Chrysler Corp. had unexpectedly announced their factory backed efforts in 1971 would be severely reduced. Bobby Isaac and Bobby Allison had finished first and second in the 1970 Grand National point standings, and both lost their factory sponsorship for 1971. Chrysler's Gayle Porter said, "We had to cut back. There was no alternative."

Chrysler cut back from six teams to two for the 1971 NASCAR season -- and both teams would operate out of the Petty Enterprises complex. Richard Petty and Buddy Baker would be the drivers. On November 19, 1970, Ford Motor Co. dropped a bombshell. Matthew McLaughlin, Ford Sales Vice-President, announced that his company was getting out of Stock car racing -- entirely. "We believe our racing activities have served their purpose, and we propose now to concentrate our promotional efforts on direct merchandising and sale of our products through franchised dealers. Accordingly, effective immediately we are withdrawing from all forms of motorsports competition."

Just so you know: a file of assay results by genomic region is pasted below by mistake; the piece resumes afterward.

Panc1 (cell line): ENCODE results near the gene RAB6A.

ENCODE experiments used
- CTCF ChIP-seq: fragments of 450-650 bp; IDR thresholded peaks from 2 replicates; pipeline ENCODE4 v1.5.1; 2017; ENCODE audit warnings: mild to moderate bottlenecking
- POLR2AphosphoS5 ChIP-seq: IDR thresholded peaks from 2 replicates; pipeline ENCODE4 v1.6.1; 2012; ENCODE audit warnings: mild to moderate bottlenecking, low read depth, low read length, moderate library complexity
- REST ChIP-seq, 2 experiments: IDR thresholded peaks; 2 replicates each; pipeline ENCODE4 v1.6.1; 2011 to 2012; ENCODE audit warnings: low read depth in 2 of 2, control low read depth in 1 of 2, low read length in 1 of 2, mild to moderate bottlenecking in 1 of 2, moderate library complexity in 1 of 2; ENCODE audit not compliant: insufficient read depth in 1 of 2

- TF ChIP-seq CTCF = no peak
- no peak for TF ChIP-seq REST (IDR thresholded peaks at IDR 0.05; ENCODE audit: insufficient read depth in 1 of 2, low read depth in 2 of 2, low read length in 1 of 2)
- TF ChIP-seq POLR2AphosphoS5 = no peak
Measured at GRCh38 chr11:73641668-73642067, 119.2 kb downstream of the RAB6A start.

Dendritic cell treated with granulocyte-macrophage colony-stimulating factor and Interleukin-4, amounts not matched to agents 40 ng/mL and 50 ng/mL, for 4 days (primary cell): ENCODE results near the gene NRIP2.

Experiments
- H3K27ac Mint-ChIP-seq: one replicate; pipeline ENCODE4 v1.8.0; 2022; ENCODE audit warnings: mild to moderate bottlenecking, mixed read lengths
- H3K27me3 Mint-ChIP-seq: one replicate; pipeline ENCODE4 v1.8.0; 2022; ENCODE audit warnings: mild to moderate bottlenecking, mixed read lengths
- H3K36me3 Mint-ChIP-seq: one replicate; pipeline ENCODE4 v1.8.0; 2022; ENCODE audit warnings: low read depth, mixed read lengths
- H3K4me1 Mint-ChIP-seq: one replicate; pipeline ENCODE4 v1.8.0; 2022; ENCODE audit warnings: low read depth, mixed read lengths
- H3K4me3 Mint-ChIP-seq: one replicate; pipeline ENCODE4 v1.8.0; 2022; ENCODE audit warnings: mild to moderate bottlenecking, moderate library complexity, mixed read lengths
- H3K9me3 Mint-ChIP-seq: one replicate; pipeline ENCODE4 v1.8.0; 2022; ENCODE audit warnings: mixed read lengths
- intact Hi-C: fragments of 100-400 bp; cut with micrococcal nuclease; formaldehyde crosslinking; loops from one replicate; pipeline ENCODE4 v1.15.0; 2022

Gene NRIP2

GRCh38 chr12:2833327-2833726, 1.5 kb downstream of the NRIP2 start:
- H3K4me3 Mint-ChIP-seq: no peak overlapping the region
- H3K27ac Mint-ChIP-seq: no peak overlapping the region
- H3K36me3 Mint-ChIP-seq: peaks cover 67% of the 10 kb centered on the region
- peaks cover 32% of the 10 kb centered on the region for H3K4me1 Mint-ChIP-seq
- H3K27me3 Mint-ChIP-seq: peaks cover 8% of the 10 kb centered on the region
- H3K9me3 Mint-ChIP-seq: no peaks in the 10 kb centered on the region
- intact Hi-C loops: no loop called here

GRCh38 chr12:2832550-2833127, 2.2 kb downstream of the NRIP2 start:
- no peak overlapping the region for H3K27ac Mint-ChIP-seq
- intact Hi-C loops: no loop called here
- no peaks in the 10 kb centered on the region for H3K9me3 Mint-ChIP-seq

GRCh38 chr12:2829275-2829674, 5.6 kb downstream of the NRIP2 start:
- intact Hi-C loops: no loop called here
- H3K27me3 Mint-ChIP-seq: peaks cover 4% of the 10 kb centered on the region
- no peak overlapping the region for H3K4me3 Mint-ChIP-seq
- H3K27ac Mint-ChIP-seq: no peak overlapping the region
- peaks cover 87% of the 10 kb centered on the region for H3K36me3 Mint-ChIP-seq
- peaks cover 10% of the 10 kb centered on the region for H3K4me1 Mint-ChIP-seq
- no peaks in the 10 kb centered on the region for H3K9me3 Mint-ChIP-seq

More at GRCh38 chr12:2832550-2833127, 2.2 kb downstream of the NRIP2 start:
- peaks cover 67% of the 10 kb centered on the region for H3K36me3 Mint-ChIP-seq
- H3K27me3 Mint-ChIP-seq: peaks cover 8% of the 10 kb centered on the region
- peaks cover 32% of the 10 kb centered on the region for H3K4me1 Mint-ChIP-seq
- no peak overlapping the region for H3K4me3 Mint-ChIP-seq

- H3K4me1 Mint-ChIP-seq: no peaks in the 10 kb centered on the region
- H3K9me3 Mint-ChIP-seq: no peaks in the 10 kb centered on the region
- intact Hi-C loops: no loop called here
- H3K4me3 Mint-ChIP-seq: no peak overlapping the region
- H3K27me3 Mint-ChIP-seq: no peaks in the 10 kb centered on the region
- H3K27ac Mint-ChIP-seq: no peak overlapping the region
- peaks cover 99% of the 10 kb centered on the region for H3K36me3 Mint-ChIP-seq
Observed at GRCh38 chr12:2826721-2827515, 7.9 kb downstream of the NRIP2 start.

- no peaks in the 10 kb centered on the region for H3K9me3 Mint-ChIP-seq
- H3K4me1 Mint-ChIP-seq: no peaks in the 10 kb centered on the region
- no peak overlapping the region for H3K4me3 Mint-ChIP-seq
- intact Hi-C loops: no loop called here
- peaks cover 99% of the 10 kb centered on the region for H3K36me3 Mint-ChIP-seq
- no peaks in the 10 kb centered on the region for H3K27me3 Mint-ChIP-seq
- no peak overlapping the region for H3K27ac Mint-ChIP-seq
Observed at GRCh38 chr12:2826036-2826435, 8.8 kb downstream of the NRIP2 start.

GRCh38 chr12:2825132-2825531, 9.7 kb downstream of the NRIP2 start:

Two weeks after Ford pulled up stakes, NASCAR and R.J. Reynolds Tobacco Co. formed what would turn out to be the most fruitful and important relationship in the history of Stock car racing. Beginning in 1971, the Winston brand of cigarettes would sponsor a 500-mile race at Talladega -- and a special point fund worth $100,000. R.A. Rechholtz, Vice President of Marketing for R.J. Reynolds, said his company decided to sponsor the Winston 500 at Alabama International Motor Speedway "because it is the fastest race track in the world and destined, we feel, to be the number one motorsports facility of the future; which is appropriate for Winston, being the number one cigarette brand in the United States.

Ford's sudden withdrawal from racing left factory-backed stars like Junior Johnson searching for sponsorship.

"We are very excited about starting our association with NASCAR," Rechholtz added. "We intend to work closely with them in making 1971 the best year ever for the sport of Stock car racing." The Winston Cup point money would be channeled to the Grand National drivers at three intervals during the 1971 season. A $25,000 pay-off going to the Top 10 drivers in the Winston Cup point standings would be distributed on May 30. The second leg, worth an additional $25,000, would be given out after the Labor Day Southern 500. The big chunk of point money -- $50,000, would be paid to the Top 20 drivers after the conclusion of the season.